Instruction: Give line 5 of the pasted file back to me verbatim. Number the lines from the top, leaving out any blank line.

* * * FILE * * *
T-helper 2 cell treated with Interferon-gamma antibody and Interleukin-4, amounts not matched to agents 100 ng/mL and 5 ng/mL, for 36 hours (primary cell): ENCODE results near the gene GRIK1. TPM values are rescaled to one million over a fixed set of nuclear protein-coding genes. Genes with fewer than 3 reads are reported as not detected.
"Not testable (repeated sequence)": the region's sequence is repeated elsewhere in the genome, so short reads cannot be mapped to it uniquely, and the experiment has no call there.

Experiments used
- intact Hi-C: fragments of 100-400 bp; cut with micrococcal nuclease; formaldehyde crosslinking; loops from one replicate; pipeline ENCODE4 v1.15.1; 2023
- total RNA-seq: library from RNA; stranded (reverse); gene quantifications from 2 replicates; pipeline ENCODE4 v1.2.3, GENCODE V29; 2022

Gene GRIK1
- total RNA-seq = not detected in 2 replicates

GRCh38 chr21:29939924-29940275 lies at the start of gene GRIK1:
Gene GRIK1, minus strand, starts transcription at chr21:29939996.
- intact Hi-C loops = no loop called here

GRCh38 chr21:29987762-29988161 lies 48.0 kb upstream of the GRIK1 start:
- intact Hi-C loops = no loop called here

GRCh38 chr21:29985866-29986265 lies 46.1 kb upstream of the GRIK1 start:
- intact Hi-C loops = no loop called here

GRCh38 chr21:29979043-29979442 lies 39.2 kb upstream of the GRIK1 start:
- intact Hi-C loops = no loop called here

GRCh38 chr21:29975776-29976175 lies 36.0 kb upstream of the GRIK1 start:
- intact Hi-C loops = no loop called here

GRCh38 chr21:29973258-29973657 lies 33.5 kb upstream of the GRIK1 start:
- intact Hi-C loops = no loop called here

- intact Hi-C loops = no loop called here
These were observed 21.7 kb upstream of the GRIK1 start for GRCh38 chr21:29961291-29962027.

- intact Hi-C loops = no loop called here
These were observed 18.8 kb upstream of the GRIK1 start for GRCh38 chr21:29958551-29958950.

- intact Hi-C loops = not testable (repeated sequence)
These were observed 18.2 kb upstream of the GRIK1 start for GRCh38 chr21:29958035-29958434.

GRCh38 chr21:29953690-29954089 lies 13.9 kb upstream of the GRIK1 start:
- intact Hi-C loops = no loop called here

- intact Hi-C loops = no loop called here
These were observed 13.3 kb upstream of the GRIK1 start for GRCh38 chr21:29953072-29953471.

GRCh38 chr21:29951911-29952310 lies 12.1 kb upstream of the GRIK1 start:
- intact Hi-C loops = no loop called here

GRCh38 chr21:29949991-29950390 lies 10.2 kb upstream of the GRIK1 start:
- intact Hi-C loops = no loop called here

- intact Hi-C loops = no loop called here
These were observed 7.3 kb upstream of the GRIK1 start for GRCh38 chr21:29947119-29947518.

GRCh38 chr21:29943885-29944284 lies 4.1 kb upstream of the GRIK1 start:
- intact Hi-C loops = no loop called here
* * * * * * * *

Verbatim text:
- total RNA-seq: library from RNA; stranded (reverse); gene quantifications from 2 replicates; pipeline ENCODE4 v1.2.3, GENCODE V29; 2022